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California Utilities Plan All Out War On Solar, Please Read And Help

Redhill_qik

Member
Aug 16, 2020
303
210
South SF Bay, California
I agree. But if we're going to internalize external costs we shouldn't cherrypick external costs. We also need a carbon tax on ICE. Without a carbon tax ICE is still FAR more heavily subsidized than EVs even if EVs don't pay for road wear. Maybe that can be the compromise. EVs pay ~$0.005/mile road tax and ICE pays ~$0.50/gallon carbon tax.
Of the $1.19/gallon that are taxes and fees in California, $0.389 are already carbon taxes leaving $0.801 in road infrastructure. At 25 mpg that would mean EVs would need to pay $0.032/mile and add another $0.111/gallon to get to your $0.50/gallon carbon tax.

I can't believe the taxes and fees in CA were this high.

 
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nwdiver

Well-Known Member
Feb 17, 2013
8,114
10,578
United States
Of the $1.19/gallon that are taxes and fees in California, $0.389 are already carbon taxes leaving $0.801 in road infrastructure. At 25 mpg that would mean EVs would need to pay $0.032/mile and add another $0.111/gallon to get to your $0.50/gallon carbon tax.

I can't believe the taxes and fees in CA were this high.


~$0.005/mile for EVs or ~$0.50/gallon would just be the federal portion.

But the key point is that if we're going to reduce cost shifts then lets reduce ALL cost shifts and not just specific cost shifts...
 
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Merrill

Merrill
Jan 23, 2013
3,912
1,381
Sonoma, California
California is still completing the Road Charge program, I did contribute to a portion of this a few years ago. Not sure when it will be implemented and which form of road charge they will use.
 

cali8484

Member
Jul 8, 2018
231
137
California
~$0.005/mile for EVs or ~$0.50/gallon would just be the federal portion.

But the key point is that if we're going to reduce cost shifts then lets reduce ALL cost shifts and not just specific cost shifts...

I just think the fixed costs for some basic infrastructure like electricity, roads, water, etc. should be shared equally by all without breaking it down into so many divisive buckets based on things like solar/non-solar or ICE/EV distinctions. I have a relative who complains all the time about having to pay for property tax that has a large portion for funding schools because she has no kids so she thinks she's getting unfair cost shift. This type of thinking only leads to endless divisions and ever more complex rules/fees/taxes and bureaucracy which has enormous associated costs that we all end up paying for.
 

nwdiver

Well-Known Member
Feb 17, 2013
8,114
10,578
United States
I just think the fixed costs for some basic infrastructure like electricity, roads, water, etc. should be shared equally by all without breaking it down into so many divisive buckets based on things like solar/non-solar or ICE/EV distinctions. I have a relative who complains all the time about having to pay for property tax that has a large portion for funding schools because she has no kids so she thinks she's getting unfair cost shift. This type of thinking only leads to endless divisions and ever more complex rules/fees/taxes and bureaucracy which has enormous associated costs that we all end up paying for.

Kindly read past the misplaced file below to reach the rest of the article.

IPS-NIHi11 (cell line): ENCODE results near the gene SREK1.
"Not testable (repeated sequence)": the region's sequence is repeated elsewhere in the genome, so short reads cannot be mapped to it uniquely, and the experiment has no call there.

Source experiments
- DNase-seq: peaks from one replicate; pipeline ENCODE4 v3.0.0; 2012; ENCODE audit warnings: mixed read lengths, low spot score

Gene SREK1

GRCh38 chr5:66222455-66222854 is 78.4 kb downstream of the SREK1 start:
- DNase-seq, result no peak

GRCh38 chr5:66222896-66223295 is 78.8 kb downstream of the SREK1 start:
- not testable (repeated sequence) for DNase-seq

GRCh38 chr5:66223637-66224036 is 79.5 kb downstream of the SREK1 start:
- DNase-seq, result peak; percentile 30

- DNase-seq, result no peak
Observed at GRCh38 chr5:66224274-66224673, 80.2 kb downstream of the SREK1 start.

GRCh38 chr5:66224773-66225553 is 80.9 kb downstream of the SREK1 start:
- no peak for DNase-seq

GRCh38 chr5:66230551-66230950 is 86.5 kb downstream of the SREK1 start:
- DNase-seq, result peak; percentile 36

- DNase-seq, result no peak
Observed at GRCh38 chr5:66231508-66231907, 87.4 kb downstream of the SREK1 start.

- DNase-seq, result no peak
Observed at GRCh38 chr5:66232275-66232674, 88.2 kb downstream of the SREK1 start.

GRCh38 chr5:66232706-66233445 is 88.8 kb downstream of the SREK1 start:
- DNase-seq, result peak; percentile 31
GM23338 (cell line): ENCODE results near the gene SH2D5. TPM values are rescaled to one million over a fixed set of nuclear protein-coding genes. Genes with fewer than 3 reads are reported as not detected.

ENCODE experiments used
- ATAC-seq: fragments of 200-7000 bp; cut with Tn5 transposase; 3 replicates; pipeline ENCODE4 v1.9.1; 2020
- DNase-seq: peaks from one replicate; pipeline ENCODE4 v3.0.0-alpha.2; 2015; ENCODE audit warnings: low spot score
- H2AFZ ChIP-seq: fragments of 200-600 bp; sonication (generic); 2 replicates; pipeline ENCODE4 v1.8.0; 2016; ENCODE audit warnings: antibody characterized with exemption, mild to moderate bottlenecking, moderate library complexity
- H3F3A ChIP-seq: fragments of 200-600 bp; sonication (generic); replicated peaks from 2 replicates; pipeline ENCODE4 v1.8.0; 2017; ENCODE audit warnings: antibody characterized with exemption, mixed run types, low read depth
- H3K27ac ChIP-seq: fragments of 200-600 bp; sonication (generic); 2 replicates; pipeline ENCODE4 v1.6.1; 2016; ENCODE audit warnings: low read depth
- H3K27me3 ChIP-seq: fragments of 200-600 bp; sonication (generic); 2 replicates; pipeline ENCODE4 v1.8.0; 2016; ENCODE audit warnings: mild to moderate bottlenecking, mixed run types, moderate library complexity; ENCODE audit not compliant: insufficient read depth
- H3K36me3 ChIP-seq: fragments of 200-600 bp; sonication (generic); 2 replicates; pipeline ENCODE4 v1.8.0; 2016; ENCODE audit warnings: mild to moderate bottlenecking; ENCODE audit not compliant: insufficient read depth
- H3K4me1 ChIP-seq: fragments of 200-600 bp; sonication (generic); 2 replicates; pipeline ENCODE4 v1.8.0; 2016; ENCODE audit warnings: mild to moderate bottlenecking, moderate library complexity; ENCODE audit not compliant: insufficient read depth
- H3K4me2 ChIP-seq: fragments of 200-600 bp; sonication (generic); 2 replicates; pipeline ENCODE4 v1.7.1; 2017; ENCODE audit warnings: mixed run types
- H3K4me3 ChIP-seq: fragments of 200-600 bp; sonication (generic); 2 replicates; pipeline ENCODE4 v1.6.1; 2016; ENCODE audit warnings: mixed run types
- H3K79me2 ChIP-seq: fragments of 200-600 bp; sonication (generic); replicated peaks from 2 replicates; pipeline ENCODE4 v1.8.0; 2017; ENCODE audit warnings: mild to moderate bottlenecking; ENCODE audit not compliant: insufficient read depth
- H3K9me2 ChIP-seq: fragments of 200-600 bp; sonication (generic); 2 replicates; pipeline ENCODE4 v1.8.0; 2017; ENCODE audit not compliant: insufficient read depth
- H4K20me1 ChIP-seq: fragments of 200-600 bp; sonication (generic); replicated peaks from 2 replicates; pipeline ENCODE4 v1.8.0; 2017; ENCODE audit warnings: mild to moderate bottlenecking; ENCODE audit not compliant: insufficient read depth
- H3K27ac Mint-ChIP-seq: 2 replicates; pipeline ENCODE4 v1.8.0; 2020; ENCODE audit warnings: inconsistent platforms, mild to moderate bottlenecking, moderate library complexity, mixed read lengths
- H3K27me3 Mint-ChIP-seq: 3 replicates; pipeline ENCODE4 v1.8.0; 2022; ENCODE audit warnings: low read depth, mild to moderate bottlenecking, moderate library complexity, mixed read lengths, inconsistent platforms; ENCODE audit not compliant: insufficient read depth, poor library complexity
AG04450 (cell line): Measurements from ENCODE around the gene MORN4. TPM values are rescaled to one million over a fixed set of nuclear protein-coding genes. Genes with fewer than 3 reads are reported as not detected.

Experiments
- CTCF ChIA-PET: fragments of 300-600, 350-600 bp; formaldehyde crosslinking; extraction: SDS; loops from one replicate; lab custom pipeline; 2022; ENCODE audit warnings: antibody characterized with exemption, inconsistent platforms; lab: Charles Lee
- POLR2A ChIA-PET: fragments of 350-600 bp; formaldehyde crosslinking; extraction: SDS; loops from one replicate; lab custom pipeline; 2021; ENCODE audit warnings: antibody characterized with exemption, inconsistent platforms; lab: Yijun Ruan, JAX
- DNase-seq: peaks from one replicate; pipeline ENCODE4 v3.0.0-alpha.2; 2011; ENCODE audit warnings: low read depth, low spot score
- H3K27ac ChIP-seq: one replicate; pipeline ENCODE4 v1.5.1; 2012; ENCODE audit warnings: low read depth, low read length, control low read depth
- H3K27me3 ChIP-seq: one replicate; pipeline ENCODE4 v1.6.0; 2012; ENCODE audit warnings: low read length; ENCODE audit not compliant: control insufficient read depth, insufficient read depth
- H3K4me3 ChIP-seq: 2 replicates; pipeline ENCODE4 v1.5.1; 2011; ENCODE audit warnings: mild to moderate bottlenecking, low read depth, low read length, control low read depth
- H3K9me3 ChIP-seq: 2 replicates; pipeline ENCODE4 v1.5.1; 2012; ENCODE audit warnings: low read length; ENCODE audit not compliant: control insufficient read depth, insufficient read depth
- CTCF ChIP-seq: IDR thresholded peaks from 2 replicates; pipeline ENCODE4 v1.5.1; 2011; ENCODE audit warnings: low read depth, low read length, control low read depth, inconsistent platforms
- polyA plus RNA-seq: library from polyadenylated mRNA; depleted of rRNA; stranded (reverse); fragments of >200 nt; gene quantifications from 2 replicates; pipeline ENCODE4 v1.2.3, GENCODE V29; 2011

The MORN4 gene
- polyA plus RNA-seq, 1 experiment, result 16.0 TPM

I'm not disagreeing or being 'divisive'. I'm simply advocating for internalizing ALL external costs instead of cherrypicking which external costs to internalize to more 'equally share' costs. I would argue that the external costs of CO2 are actually more clear than the cost shift of solar to non-solar customers. Seems a bit insane to focus on one while ignoring the other. I'm 100% on board with a fee for solar customers using the grid as a battery if we also have a fee for non-solar customers for using the atmosphere as a dumping ground.

We all pay for schools because we all benefit from a trained workforce regardless of whether we have kids going to those schools or not. When my neighbor burns 100# of coal and 100 gallons of gasoline because.... 'reasons'... instead of going the rational route of EV + PV..... there is no external benefit like when I help pay for their kids to be educated... only an external cost shift to our detriment.
 
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cali8484

Member
Jul 8, 2018
231
137
California
I'm not disagreeing or being 'divisive'. I'm simply advocating for internalizing ALL external costs instead of cherrypicking which external costs to internalize to more 'equally share' costs. I would argue that the external costs of CO2 are actually more clear than the cost shift of solar to non-solar customers. Seems a bit insane to focus on one while ignoring the other. I'm 100% on board with a fee for solar customers using the grid as a battery if we also have a fee for non-solar customers for using the atmosphere as a dumping ground.

I agree it's totally insane to shaft solar owners but I don't see carbon tax on non-solar or ICE drivers as a good remedy. Electricity grid and roads are basic infrastructure so the fixed costs should be shared equally by all including people who don't even drive or use electricity from the grid much less the kind of energy used.
 

nwdiver

Well-Known Member
Feb 17, 2013
8,114
10,578
United States
I agree it's totally insane to shaft solar owners but I don't see carbon tax on non-solar or ICE drivers as a good remedy. Electricity grid and roads are basic infrastructure so the fixed costs should be shared equally by all including people who don't even drive or use electricity from the grid much less the kind of energy used.

??? So why spread one cost and not the other?
 
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nwdiver

Well-Known Member
Feb 17, 2013
8,114
10,578
United States
You mean CO2 cost? It would be covered by the basic infrastructure costs one way or another and shared by all. Solar and EV incentives can be viewed as offsets against those costs for people that choose buy solar or EV.

.... solar fees are only paid by those that use solar since they're not paying as much for their grid use.... shouldn't CO2 fees only be paid by those that use energy that emits more CO2? If CO2 fees should be shared by all then why not just rate base the revenue lost to solar across everyone?